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Business owners are up in arms over a parking clampdown in the CBD, calling it a “blatant cash grab” with one owner booked nine times in two weeks.
For years, shop owners at the western end of Shotover Street have been using taxi stands to quickly drop deliveries to avoid lugging heavy bags and boxes across town.
They say they’ve got no other option because there’s not enough service bays close enough to drop off supplies.
But CCTV cameras were installed at that end of town about three months ago.
Since the start of August, fines for pulling up in a taxi stand, “for a matter of seconds”, have been hitting mailboxes thick and fast.
Jin Hong Parker, owner of I love KIMCHI, was slapped with nine $40 fines, totalling $360, in a two-week period for pulling up in a taxi stand.
Parker says sometimes it was no longer than “10 seconds” when his wife would drop him to work.
Tiger Tattoo Queenstown owner Scott Mcfarlane got fined four times in a week, costing $40 a pop. Two tickets arrived in the same envelope, issued within one minute of each other.
“I was pulling into one park to wait for another, so I could run in to check something in my store,” Mcfarlane says.
His staff have also been stung, and he’s noticed many drivers using the taxi bays to drop people off to Base Backpackers.
“I see people pulling in and out every day; elderly who are dropping off a backpacker they’ve kindly given a lift.”
Store owners say they weren’t told about the CCTV cameras.
“I’ve emailed them [council] and all they emailed back was ‘You were witnessed by CCTV camera parked, stopped or stood on these spots’,” Mcfarlane says.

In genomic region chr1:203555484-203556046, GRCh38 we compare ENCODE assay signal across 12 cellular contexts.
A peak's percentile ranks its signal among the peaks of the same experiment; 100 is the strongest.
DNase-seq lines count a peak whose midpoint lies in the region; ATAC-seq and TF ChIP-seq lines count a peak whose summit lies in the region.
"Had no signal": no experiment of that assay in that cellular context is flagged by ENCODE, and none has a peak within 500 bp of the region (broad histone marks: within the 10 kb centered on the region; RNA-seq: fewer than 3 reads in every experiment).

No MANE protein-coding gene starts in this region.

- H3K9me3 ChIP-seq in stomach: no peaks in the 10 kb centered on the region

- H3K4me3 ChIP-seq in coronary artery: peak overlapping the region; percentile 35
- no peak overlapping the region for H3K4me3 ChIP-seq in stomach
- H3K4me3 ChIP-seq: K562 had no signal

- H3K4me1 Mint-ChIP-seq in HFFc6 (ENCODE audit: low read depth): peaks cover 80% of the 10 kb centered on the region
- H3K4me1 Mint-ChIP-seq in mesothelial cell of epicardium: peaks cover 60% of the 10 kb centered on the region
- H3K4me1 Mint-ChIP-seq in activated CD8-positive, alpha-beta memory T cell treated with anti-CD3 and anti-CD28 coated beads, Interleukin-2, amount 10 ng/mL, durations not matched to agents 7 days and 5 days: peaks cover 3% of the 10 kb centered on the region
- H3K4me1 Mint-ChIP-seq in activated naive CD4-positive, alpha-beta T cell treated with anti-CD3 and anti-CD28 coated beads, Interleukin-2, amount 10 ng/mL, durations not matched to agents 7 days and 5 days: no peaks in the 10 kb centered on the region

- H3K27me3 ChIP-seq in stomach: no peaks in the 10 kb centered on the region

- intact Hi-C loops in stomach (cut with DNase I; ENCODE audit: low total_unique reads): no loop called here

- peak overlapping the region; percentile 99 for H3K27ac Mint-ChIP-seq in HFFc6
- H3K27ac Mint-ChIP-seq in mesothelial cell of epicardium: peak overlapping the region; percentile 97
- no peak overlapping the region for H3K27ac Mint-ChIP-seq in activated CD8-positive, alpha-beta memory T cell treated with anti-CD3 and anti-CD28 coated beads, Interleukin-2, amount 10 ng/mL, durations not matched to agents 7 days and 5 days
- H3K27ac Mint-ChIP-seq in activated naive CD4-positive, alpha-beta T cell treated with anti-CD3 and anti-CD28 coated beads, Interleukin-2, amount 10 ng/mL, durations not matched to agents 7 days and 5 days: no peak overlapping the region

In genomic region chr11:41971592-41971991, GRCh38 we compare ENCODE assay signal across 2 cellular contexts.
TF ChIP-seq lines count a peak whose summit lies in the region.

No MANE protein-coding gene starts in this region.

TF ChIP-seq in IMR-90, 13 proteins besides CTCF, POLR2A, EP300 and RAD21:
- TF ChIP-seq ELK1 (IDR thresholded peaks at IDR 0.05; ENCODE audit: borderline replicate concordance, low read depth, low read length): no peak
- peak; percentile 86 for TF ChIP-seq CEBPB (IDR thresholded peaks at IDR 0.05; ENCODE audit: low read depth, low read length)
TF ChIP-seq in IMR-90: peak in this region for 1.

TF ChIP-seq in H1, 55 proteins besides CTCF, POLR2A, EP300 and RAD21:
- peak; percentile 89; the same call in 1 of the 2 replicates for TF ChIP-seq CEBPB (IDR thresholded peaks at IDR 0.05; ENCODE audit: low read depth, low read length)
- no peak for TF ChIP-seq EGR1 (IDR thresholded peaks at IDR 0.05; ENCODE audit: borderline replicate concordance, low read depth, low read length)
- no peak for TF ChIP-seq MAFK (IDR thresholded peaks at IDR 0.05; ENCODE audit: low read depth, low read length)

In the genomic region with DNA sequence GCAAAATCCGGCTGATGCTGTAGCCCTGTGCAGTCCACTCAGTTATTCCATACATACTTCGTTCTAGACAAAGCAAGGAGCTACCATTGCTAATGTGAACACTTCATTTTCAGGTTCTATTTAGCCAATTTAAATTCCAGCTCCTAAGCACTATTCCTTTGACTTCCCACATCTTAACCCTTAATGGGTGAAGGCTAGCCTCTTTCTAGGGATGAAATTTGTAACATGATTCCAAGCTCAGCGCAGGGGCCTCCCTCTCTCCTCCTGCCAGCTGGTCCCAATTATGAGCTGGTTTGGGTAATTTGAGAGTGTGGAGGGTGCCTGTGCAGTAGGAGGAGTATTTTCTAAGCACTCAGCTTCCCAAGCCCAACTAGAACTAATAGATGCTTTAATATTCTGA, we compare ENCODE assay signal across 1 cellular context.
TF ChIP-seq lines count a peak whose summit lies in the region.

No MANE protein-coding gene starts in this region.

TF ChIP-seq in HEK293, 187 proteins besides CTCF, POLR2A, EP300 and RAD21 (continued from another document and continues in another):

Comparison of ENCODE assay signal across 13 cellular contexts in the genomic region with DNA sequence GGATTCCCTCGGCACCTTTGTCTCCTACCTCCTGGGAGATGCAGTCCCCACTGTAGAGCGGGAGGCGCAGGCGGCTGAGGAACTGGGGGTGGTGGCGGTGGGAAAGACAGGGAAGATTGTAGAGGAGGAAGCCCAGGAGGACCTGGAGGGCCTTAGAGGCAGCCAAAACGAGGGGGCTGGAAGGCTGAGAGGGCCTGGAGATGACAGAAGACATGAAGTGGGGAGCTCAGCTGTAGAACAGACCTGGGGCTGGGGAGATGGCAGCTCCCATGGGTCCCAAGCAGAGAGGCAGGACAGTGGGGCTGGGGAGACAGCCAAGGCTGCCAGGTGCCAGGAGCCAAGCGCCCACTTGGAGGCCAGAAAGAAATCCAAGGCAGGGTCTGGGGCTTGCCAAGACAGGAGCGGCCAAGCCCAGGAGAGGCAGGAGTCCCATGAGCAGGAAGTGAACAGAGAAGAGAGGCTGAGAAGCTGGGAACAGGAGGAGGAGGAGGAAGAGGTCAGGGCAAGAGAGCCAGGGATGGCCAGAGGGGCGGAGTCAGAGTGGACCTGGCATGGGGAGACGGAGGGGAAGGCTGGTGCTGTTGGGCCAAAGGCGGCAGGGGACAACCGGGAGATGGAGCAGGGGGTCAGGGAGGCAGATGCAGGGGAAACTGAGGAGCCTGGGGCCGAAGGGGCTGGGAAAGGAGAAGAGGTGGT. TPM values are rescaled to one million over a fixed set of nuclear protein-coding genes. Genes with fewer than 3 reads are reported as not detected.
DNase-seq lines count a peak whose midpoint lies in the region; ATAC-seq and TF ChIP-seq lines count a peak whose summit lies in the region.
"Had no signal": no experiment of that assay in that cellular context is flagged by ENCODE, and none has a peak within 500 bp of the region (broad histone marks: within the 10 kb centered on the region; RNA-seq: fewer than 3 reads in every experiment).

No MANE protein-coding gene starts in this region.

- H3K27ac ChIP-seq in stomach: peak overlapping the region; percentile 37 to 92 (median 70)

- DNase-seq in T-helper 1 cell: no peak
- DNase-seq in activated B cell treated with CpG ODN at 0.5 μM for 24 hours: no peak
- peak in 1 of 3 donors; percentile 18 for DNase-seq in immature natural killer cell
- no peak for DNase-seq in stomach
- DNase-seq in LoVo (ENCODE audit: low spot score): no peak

Since CCTV cameras were first installed in mid-2018, almost 10,000 parking fines have been issued after being caught by them.
Council spokesman Jack Barlow says warning signs usually go up a week before cameras are installed and infringements aren’t issued for seven days to give people notice.
“We have become aware that signage from the taxi stand and outside Base Backpackers has been removed, and will need to be replaced,” Barlow says.
CookRight Kitchen Services owner Scott McDonald has taken a swipe at council for turning loading zones in the CBD into taxi stands between 6pm and 6am.
This law come into effect last year.
His staff drive from business to business in a van, changing deep fryer oil and removing waste.
They operate in the early hours of the morning, so cafes and restaurants can be open for the breakfast rush.
Without sufficient parking and no loading bays before 6am, his workers are forced to park “miles away” and carry 20-litre drums of hot oil – “It’s a workplace health and safety issue”.
“Why can’t they just leave the loading zones alone and allow them to be used for service vehicles that need them before 6am?”
He’s been slapped with 12 tickets, despite being parked for no longer than 10 minutes.
“It’s a complete oversight by the council, they’ve dropped the ball on it and they need to sort it.”
He goes further to say it’s a “blatant cash grab” that’s hurting the “lifeblood” of Queenstown, and it’s slowing down trade.
Council says the decision to combine loading and taxi bays was made in consultation with DowntownQT because “taxi stands were not being used during the day, while some loading zones were not being used overnight”.
A draft strategy aimed at making parking more fair will be released in the next few months.